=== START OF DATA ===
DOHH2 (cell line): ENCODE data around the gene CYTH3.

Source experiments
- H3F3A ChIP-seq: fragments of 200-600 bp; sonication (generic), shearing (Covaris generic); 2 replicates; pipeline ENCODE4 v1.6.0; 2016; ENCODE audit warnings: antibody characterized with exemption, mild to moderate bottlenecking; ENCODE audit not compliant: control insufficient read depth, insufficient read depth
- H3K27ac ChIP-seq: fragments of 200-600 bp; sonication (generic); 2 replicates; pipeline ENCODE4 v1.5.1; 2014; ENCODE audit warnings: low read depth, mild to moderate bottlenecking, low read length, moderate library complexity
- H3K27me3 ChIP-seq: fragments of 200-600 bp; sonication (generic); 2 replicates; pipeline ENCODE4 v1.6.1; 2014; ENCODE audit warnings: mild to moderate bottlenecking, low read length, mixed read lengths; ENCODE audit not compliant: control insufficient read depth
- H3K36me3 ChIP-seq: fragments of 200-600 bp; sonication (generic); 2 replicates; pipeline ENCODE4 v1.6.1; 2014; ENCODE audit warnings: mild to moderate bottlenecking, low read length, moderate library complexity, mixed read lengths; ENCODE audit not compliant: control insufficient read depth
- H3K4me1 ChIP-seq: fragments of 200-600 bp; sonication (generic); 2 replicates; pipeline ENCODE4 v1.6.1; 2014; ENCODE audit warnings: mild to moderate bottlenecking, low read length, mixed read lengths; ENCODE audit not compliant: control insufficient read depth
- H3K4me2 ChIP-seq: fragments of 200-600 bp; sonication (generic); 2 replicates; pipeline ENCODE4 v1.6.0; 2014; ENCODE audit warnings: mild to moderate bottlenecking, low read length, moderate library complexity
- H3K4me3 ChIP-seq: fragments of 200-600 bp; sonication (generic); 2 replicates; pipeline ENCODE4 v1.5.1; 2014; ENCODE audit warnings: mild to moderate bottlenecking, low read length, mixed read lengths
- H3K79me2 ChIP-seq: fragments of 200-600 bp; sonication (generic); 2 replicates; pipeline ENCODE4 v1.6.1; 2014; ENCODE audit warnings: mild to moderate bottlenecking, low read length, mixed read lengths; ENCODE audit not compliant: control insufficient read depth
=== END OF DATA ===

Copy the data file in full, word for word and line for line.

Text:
DOHH2 (cell line): ENCODE data around the gene CYTH3.

Source experiments
- H3F3A ChIP-seq: fragments of 200-600 bp; sonication (generic), shearing (Covaris generic); 2 replicates; pipeline ENCODE4 v1.6.0; 2016; ENCODE audit warnings: antibody characterized with exemption, mild to moderate bottlenecking; ENCODE audit not compliant: control insufficient read depth, insufficient read depth
- H3K27ac ChIP-seq: fragments of 200-600 bp; sonication (generic); 2 replicates; pipeline ENCODE4 v1.5.1; 2014; ENCODE audit warnings: low read depth, mild to moderate bottlenecking, low read length, moderate library complexity
- H3K27me3 ChIP-seq: fragments of 200-600 bp; sonication (generic); 2 replicates; pipeline ENCODE4 v1.6.1; 2014; ENCODE audit warnings: mild to moderate bottlenecking, low read length, mixed read lengths; ENCODE audit not compliant: control insufficient read depth
- H3K36me3 ChIP-seq: fragments of 200-600 bp; sonication (generic); 2 replicates; pipeline ENCODE4 v1.6.1; 2014; ENCODE audit warnings: mild to moderate bottlenecking, low read length, moderate library complexity, mixed read lengths; ENCODE audit not compliant: control insufficient read depth
- H3K4me1 ChIP-seq: fragments of 200-600 bp; sonication (generic); 2 replicates; pipeline ENCODE4 v1.6.1; 2014; ENCODE audit warnings: mild to moderate bottlenecking, low read length, mixed read lengths; ENCODE audit not compliant: control insufficient read depth
- H3K4me2 ChIP-seq: fragments of 200-600 bp; sonication (generic); 2 replicates; pipeline ENCODE4 v1.6.0; 2014; ENCODE audit warnings: mild to moderate bottlenecking, low read length, moderate library complexity
- H3K4me3 ChIP-seq: fragments of 200-600 bp; sonication (generic); 2 replicates; pipeline ENCODE4 v1.5.1; 2014; ENCODE audit warnings: mild to moderate bottlenecking, low read length, mixed read lengths
- H3K79me2 ChIP-seq: fragments of 200-600 bp; sonication (generic); 2 replicates; pipeline ENCODE4 v1.6.1; 2014; ENCODE audit warnings: mild to moderate bottlenecking, low read length, mixed read lengths; ENCODE audit not compliant: control insufficient read depth